Your Google PageSpeed score reveals a lot about the performance of your website. A low score suggests slow loading times and a poor user experience, so you should work to improve it.
Fortunately, the procedure is less difficult than you would expect. You may analyze your site’s performance using PageSpeed Insights and obtain a complete report on what’s wrong (and how to repair it). Furthermore, you can check how quickly your page loads.
In this essay, we’ll explain why your PageSpeed score is important. Then, we’ll walk you through a few effective strategies to improve it, as well as offer some necessary tools. Let’s get started!
Why Is Your Google PageSpeed Score Important?
Google PageSpeed Insights is a free tool that allows you to assess the speed of your website on mobile and desktop devices. The service is free to use. All you have to do is input the URL of the page to be tested:
The program then analyses your website and assigns a score between 0 and 100 to it on both devices. A high score (90-100) suggests that your site is well-optimized and offers a great user experience:
If your website has a score ranging from 0 to 49, it implies that it experiences slow loading times and other performance issues.
PageSpeed Insights, on the other hand, provides more than just a performance score. You may also analyze your Core Web Vitals as well as other aspects of your site, such as website accessibility and Search Engine Optimisation (SEO):
PageSpeed Insights is similar to other site testing tools in many respects. However, it provides more detailed reports than most other platforms and is completely free to use.
Monitoring the performance of your website might assist you in ensuring quick loading times. Your site’s speed can have an impact on a variety of other factors, including:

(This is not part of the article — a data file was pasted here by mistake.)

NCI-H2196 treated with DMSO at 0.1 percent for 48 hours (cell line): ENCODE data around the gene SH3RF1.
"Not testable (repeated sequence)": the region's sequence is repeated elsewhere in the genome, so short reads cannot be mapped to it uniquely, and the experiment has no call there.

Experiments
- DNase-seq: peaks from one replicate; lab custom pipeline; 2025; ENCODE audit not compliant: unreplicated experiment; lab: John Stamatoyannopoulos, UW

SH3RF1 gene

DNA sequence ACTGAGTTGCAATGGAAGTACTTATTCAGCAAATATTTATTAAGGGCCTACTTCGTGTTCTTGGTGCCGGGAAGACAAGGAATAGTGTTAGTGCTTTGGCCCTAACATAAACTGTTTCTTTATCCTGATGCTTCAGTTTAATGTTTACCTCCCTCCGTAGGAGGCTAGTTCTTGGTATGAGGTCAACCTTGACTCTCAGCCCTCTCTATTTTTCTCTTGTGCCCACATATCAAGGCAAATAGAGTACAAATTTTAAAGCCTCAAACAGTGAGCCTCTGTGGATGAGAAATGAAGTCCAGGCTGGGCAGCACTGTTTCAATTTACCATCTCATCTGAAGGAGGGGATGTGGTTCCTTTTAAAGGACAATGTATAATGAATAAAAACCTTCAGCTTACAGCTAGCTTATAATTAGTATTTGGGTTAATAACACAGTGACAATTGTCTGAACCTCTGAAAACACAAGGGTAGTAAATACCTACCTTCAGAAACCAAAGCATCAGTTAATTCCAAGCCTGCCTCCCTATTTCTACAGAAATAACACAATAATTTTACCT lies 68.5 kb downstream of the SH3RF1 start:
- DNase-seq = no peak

- User experience. Websites that load quickly give a better user experience, keeping users interested and lowering bounce rates. Meanwhile, a slow website might irritate users and drive them away.
- Rankings in search engines. Site speed is a ranking element in Google’s search engines, according to Google. Websites that load quickly are more likely to rank higher in Search Engine Results Pages (SERPs), resulting in increased visibility and organic traffic.
- Rates of conversion. A website that loads quickly can result in increased conversion rates. If visitors can easily browse your site, they are more likely to take action (such as completing a purchase or signing up for a subscription).
PageSpeed Insights isn’t the only software that assesses website speed and provides recommendations about how to improve it. However, it is arguably the most user-friendly. Furthermore, because it was created by Google, it is more likely to offer best practices that may boost your search engine rankings.
4 Ways to Improve Your Google PageSpeed Score
It is considerably easier to raise your PageSpeed score when you use WordPress. With WordPress, you have access to a plethora of plugins that can assist you in optimizing your site.
In this part, we’ll look at several practical methods for increasing your PageSpeed score. We’ll also demonstrate how to use them in WordPress.
Minification is the process of deleting unneeded characters from your website’s code, such as spaces, comments, and line breaks. If done correctly, minification should have no influence on the aesthetic or operation of your site. It will simply make it more difficult for humans to read the code, as seen in this example:
Although you can manually minify these files, it is a time-consuming procedure. As a result, you should consider using a plugin like 10Web Booster to automate this task:
2. Allow Browser Caching
Browser caching allows you to save your website’s resources (such as photos, stylesheets, and scripts) on a user’s device after their first visit. As a result, the browser will not need to load as much data on subsequent visits, making your site load faster.